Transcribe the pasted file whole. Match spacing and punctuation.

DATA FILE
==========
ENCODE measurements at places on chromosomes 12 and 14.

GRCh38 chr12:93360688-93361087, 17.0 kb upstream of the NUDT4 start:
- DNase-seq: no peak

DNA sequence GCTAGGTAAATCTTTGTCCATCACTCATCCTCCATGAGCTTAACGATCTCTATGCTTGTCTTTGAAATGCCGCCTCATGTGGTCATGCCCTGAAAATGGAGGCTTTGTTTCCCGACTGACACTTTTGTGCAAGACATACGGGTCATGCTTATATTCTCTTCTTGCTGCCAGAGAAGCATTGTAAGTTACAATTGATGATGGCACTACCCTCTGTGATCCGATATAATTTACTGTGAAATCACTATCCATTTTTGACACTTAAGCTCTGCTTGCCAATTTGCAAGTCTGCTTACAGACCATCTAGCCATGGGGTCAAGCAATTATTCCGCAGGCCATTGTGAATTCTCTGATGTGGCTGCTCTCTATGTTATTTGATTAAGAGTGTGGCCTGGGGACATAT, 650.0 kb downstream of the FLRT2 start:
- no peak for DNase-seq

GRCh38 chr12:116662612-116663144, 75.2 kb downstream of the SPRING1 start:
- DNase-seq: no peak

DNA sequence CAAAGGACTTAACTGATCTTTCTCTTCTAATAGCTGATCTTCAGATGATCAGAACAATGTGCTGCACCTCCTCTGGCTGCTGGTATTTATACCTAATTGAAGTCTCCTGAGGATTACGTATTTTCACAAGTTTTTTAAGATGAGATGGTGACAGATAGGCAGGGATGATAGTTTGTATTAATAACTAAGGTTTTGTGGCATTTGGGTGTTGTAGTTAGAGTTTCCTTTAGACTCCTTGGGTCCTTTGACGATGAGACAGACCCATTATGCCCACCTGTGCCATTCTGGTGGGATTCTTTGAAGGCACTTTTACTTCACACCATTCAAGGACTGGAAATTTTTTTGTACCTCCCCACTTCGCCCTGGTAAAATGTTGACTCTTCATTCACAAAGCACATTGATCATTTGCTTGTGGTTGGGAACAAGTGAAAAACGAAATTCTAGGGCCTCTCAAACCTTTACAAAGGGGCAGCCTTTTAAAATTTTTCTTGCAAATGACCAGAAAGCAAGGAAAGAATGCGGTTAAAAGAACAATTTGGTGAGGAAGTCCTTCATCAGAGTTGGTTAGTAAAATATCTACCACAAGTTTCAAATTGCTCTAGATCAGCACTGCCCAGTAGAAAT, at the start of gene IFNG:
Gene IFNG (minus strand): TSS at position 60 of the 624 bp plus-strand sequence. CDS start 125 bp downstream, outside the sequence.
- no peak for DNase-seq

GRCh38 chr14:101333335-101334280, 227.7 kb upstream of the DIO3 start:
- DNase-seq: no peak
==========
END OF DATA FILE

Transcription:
ENCODE measurements at places on chromosomes 12 and 14.

GRCh38 chr12:93360688-93361087, 17.0 kb upstream of the NUDT4 start:
- DNase-seq: no peak

DNA sequence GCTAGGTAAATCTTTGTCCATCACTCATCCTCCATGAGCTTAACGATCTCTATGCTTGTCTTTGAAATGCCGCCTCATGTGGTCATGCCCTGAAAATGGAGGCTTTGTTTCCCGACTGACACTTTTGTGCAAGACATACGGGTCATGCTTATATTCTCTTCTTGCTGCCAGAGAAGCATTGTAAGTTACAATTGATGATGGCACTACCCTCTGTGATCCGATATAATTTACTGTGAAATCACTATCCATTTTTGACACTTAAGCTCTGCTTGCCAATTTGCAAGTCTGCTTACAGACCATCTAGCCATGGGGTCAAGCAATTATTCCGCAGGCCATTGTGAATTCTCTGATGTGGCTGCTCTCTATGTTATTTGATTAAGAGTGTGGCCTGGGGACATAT, 650.0 kb downstream of the FLRT2 start:
- no peak for DNase-seq

GRCh38 chr12:116662612-116663144, 75.2 kb downstream of the SPRING1 start:
- DNase-seq: no peak

DNA sequence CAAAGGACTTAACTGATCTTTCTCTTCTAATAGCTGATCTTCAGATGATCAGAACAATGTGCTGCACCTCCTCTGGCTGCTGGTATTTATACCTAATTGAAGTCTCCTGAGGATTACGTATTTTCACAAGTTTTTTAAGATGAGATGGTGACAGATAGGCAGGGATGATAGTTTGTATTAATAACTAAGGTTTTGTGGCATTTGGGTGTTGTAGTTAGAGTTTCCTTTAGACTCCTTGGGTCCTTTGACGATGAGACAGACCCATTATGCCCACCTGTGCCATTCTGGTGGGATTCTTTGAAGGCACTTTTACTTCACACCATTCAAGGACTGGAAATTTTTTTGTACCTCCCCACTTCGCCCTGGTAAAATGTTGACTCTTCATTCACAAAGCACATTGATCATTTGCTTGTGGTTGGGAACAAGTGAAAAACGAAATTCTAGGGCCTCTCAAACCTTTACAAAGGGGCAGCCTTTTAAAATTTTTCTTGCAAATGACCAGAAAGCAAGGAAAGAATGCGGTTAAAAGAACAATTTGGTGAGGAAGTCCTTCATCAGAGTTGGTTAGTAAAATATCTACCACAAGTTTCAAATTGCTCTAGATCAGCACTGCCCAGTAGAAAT, at the start of gene IFNG:
Gene IFNG (minus strand): TSS at position 60 of the 624 bp plus-strand sequence. CDS start 125 bp downstream, outside the sequence.
- no peak for DNase-seq

GRCh38 chr14:101333335-101334280, 227.7 kb upstream of the DIO3 start:
- DNase-seq: no peak